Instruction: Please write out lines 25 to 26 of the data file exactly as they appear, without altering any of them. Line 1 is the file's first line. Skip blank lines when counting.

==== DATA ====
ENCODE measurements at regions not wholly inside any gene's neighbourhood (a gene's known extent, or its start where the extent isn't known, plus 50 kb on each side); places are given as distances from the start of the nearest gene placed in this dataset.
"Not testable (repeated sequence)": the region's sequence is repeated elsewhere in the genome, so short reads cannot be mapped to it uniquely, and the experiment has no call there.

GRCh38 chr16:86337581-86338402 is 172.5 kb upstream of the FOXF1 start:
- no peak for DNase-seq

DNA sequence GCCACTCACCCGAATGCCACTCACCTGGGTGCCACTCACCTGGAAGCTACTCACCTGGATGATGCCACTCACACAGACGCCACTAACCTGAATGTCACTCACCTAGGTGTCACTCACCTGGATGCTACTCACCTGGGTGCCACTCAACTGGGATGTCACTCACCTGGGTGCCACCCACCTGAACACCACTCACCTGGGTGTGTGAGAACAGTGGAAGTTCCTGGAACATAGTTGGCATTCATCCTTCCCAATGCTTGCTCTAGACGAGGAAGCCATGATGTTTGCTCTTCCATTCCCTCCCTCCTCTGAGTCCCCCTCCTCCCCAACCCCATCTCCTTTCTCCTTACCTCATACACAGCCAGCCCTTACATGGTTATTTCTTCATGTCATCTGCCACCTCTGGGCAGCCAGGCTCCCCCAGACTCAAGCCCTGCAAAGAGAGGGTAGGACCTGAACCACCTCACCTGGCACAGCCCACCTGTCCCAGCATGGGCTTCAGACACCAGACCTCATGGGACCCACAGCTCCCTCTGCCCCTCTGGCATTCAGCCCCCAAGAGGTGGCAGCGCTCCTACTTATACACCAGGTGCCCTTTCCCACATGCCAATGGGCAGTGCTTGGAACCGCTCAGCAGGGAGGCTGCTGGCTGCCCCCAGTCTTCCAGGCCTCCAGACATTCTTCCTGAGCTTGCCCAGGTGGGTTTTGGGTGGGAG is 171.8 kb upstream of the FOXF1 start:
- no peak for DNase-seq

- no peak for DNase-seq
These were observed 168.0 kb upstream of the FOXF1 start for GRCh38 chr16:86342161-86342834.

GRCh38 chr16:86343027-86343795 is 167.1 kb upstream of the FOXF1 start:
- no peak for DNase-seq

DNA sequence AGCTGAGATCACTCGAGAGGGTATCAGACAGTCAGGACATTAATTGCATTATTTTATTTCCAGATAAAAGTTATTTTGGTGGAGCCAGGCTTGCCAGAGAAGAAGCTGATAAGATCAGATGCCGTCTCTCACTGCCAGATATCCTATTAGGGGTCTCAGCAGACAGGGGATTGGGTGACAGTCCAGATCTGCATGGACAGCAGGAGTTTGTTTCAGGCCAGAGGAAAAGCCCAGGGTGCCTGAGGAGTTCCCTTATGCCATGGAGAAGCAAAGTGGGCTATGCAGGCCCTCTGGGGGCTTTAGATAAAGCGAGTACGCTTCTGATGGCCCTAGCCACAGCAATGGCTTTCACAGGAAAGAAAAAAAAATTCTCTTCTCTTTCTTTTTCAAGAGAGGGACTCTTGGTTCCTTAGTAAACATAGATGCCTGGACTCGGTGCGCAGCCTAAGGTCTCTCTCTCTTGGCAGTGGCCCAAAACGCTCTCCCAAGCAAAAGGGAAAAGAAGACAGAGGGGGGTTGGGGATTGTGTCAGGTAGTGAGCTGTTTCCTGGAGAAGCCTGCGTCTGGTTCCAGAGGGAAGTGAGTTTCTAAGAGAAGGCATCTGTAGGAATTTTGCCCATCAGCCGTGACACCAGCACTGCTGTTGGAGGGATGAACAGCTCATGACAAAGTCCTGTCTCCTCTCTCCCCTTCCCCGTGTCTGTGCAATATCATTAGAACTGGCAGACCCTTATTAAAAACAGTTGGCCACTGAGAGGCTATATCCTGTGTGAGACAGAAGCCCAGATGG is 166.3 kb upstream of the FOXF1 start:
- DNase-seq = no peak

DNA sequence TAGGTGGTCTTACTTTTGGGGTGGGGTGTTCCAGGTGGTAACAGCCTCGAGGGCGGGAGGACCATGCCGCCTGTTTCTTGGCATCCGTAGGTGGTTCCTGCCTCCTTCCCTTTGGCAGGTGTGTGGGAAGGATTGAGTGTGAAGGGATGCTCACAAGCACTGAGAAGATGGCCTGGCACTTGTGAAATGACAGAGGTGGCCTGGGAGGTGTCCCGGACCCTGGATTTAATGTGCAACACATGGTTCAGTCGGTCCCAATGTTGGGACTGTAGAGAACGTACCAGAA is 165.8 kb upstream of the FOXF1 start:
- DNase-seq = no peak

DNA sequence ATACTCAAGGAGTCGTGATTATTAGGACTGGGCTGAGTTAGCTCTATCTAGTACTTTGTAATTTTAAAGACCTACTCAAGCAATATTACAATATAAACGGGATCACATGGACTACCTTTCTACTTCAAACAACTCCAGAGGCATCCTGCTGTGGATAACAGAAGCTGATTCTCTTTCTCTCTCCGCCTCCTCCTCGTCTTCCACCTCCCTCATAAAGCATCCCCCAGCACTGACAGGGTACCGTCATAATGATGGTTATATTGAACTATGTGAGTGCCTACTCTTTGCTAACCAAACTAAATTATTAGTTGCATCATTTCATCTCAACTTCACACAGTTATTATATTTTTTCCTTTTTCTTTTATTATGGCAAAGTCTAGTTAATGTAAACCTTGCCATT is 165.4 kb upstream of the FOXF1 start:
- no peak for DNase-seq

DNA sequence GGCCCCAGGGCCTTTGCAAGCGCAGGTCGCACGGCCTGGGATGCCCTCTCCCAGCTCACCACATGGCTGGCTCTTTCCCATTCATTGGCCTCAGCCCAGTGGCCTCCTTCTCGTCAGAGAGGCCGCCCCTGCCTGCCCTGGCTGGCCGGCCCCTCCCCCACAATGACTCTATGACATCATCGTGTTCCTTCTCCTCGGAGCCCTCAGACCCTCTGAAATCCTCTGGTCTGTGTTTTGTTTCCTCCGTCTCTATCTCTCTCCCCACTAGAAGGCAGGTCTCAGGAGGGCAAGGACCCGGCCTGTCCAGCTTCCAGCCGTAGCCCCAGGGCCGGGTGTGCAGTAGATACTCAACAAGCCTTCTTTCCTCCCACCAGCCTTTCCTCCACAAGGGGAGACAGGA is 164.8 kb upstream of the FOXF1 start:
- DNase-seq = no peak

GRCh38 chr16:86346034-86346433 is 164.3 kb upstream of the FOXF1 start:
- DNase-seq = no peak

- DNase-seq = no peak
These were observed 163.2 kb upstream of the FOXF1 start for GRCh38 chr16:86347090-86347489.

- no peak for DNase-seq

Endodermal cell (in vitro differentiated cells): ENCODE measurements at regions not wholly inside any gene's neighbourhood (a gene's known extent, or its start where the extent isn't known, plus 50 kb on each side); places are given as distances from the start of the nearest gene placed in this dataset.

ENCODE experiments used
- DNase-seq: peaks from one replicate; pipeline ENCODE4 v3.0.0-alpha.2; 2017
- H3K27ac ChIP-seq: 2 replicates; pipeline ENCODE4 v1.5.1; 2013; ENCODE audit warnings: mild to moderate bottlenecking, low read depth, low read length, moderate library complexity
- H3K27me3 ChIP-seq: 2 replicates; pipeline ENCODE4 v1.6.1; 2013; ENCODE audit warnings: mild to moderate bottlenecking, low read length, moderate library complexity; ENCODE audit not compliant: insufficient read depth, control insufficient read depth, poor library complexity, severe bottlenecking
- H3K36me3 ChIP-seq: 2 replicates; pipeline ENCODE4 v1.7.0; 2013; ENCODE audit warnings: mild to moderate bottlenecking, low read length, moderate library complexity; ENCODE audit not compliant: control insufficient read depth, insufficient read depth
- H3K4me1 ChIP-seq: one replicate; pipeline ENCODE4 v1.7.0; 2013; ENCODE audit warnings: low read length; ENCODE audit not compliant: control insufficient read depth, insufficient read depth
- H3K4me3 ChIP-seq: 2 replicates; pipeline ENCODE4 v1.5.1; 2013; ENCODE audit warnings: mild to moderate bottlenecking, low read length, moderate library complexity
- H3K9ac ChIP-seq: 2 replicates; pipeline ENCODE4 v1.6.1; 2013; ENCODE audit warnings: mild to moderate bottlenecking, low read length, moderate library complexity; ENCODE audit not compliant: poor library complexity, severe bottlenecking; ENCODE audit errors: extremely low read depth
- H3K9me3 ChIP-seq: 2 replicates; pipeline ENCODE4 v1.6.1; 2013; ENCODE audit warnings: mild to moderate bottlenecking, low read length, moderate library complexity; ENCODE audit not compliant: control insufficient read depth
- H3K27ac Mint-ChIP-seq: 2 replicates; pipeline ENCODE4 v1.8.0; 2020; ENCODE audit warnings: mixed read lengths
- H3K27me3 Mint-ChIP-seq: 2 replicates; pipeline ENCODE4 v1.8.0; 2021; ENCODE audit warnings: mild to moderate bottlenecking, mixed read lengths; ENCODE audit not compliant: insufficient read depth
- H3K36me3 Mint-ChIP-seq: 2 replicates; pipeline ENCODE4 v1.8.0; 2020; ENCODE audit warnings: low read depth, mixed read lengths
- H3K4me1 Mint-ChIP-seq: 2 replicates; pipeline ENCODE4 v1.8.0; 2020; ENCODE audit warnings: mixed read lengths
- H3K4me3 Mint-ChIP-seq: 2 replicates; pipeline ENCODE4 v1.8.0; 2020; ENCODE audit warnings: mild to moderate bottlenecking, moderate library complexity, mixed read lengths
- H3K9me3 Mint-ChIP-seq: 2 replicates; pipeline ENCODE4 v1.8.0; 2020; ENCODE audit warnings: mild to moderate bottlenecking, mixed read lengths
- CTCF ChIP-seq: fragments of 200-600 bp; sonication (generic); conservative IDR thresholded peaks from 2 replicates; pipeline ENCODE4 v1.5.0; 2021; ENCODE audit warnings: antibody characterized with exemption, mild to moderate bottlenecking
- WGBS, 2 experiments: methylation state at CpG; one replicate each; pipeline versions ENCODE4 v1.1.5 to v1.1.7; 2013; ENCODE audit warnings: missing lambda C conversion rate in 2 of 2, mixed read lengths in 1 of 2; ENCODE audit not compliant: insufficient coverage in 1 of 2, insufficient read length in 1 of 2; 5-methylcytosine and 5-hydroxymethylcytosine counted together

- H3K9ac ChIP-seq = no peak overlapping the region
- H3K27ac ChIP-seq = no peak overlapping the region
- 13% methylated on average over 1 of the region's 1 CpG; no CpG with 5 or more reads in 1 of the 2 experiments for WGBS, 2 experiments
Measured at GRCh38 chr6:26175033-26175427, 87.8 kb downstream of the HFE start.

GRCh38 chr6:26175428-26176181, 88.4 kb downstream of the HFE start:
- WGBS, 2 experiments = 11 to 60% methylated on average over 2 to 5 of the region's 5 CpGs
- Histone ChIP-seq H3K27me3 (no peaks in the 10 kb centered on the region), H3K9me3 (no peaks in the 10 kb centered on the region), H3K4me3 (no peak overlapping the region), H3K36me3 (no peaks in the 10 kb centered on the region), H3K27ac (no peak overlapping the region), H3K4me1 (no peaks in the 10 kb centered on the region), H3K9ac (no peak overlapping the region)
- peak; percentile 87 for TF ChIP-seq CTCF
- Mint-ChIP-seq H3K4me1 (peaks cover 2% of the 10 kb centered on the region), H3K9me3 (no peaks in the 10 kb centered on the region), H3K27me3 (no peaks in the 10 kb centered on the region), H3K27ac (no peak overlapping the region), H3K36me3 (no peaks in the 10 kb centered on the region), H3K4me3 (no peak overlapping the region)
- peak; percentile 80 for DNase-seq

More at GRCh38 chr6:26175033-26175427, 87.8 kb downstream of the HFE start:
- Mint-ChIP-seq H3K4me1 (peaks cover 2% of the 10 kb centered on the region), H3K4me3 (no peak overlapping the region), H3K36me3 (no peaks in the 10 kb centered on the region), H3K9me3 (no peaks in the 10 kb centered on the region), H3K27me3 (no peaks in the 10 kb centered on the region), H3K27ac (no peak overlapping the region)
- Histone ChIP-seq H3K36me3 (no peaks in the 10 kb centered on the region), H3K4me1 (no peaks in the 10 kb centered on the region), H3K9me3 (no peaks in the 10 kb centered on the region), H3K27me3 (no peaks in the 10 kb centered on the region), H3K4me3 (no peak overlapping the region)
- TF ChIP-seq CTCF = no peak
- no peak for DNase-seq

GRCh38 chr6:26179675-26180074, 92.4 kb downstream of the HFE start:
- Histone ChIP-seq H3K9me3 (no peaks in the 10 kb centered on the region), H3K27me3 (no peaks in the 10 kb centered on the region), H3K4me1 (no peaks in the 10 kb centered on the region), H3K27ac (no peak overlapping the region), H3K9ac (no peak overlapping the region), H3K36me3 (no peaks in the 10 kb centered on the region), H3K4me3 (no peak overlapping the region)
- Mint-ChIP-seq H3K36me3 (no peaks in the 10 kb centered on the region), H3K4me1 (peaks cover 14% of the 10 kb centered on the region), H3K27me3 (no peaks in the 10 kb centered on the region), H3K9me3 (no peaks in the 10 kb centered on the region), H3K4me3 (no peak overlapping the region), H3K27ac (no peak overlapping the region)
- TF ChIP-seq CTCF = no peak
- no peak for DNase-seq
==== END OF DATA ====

ENCODE experiments used
- DNase-seq: peaks from one replicate; pipeline ENCODE4 v3.0.0-alpha.2; 2017